Despite two press conferences over the past years celebrating a deal to build a new Vikings stadium in two separate locations, the building of a new Vikings stadium continues to be no closer to actually happening.
On Monday night, a key committee voted down a proposal based on a deal previously struck between the team, the Governor, legislative leaders, and the Mayor of Minneapolis. By a vote of 9-6, the House Government Operations and Elections Committee blocked the plan, due to the effort to avoid the requirement of a public vote for any expenditure of Minneapolis funds in excess of $10 million for a sports facility.
The proposal isn’t dead for the 2012 legislative session, but it’s close. “Somebody would have to pull a rabbit out of the hat,” Rep. Morrie Lanning, the primary author of the House version of the stadium bill, said, according to the Minneapolis Star Tribune.
The Vikings continue to avoid playing the “or else” card, which may have something to do with the team’s ongoing failure to get a deal done.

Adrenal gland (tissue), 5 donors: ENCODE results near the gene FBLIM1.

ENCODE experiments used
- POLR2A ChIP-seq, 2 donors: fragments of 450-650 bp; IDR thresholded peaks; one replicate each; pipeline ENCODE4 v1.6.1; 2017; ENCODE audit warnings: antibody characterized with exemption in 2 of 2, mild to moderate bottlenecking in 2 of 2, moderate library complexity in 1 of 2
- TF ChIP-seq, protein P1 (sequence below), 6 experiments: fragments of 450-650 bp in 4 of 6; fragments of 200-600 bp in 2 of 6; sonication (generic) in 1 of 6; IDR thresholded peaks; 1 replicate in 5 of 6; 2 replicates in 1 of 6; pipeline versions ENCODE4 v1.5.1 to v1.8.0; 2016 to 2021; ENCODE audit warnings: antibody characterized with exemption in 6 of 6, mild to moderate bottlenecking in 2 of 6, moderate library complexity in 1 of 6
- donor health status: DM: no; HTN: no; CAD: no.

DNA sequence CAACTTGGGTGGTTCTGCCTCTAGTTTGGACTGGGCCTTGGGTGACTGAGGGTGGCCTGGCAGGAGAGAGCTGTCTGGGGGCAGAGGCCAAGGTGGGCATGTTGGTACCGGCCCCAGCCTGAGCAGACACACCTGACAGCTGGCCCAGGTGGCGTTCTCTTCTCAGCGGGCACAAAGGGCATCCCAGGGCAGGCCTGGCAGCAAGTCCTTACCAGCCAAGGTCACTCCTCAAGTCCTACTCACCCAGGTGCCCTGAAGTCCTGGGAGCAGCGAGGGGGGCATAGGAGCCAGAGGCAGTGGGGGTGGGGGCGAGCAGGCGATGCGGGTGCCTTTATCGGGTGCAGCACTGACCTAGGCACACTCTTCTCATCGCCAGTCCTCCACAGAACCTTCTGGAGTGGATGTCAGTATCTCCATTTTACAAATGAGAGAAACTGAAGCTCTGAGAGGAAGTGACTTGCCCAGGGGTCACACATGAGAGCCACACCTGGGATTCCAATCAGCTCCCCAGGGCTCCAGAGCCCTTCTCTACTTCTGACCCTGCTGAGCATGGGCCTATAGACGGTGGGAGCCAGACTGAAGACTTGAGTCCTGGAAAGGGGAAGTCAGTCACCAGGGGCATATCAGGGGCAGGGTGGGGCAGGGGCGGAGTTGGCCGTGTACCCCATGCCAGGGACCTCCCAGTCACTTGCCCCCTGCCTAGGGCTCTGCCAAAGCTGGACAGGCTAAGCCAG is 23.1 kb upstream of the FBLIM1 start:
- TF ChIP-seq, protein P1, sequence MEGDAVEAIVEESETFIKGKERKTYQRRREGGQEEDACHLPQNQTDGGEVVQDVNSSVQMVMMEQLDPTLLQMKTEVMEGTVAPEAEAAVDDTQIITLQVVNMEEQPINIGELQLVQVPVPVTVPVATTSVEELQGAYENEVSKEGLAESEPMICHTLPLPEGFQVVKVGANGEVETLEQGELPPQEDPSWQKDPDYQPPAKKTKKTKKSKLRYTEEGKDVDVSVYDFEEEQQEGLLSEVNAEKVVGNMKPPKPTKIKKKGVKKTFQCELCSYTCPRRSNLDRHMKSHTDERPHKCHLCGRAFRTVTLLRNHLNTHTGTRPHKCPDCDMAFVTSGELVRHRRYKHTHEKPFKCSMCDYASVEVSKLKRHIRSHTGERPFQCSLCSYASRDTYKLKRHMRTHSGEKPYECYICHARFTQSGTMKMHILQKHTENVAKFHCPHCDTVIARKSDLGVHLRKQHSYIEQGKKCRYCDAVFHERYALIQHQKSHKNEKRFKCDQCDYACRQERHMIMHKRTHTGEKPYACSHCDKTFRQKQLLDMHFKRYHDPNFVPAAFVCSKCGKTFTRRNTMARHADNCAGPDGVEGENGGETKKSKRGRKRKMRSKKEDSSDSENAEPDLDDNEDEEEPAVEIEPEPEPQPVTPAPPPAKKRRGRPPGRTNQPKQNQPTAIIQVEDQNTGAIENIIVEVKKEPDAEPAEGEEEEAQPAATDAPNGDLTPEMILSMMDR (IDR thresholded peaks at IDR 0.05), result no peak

“It’s a mistake to think the Vikings and the [National Football League] will continue with the status quo,” Vikings V.P. of stadium wrangling Lester Bagley said.
Though stadium proponents have believed that an end run could be engineered around the Minneapolis charter provision compelling a public referendum (which surely would block the stadium), the chair of the House Government Operations and Elections Committee, Rep. Joyce Peppin, wasn’t persuaded. “To me, the language is pretty clear,” Peppin said. “I think [the city’s residents] deserve a vote on this.”
Monday’s hearing didn’t start well, with one of the members asking a team representative, “Why should the state of Minnesota contribute to a stadium for a billionaire owner?”
It’s a good question, and a sufficiently compelling answer has not yet been provided to the citizens of Minnesota or their elected representatives.
In this regard, “elected” is the key word. All members of the Minnesota Legislature will face voters in 2012. And if the voters who are viewed as opposing the stadium won’t get a chance to make their feelings known directly, they’d do it indirectly by booting out of office anyone who supported the stadium.
So, just like the Vikings’ annual efforts to finally win a Super Bowl, the operative phrase when it comes to a new stadium once again will be, “Wait ’til next year.”